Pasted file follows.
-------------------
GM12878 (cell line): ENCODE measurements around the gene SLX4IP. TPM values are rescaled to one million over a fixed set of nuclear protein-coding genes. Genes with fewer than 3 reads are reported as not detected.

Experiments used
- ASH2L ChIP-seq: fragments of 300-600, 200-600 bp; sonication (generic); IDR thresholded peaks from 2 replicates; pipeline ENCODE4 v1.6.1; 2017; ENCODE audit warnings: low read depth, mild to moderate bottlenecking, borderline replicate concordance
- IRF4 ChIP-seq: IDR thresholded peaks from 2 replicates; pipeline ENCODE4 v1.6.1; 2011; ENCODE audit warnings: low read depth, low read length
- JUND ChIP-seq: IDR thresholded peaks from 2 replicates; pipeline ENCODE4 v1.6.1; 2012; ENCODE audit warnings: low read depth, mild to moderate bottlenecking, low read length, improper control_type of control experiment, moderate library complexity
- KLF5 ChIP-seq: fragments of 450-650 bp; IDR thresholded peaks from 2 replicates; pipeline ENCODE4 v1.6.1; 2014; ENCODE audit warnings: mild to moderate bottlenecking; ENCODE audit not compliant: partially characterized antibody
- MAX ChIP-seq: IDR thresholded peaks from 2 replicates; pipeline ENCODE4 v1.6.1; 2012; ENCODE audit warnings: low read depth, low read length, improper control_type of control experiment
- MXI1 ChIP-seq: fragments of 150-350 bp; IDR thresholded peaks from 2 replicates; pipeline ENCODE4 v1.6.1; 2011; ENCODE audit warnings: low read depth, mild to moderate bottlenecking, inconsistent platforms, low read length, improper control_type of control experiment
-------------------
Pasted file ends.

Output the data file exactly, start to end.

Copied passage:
GM12878 (cell line): ENCODE measurements around the gene SLX4IP. TPM values are rescaled to one million over a fixed set of nuclear protein-coding genes. Genes with fewer than 3 reads are reported as not detected.

Experiments used
- ASH2L ChIP-seq: fragments of 300-600, 200-600 bp; sonication (generic); IDR thresholded peaks from 2 replicates; pipeline ENCODE4 v1.6.1; 2017; ENCODE audit warnings: low read depth, mild to moderate bottlenecking, borderline replicate concordance
- IRF4 ChIP-seq: IDR thresholded peaks from 2 replicates; pipeline ENCODE4 v1.6.1; 2011; ENCODE audit warnings: low read depth, low read length
- JUND ChIP-seq: IDR thresholded peaks from 2 replicates; pipeline ENCODE4 v1.6.1; 2012; ENCODE audit warnings: low read depth, mild to moderate bottlenecking, low read length, improper control_type of control experiment, moderate library complexity
- KLF5 ChIP-seq: fragments of 450-650 bp; IDR thresholded peaks from 2 replicates; pipeline ENCODE4 v1.6.1; 2014; ENCODE audit warnings: mild to moderate bottlenecking; ENCODE audit not compliant: partially characterized antibody
- MAX ChIP-seq: IDR thresholded peaks from 2 replicates; pipeline ENCODE4 v1.6.1; 2012; ENCODE audit warnings: low read depth, low read length, improper control_type of control experiment
- MXI1 ChIP-seq: fragments of 150-350 bp; IDR thresholded peaks from 2 replicates; pipeline ENCODE4 v1.6.1; 2011; ENCODE audit warnings: low read depth, mild to moderate bottlenecking, inconsistent platforms, low read length, improper control_type of control experiment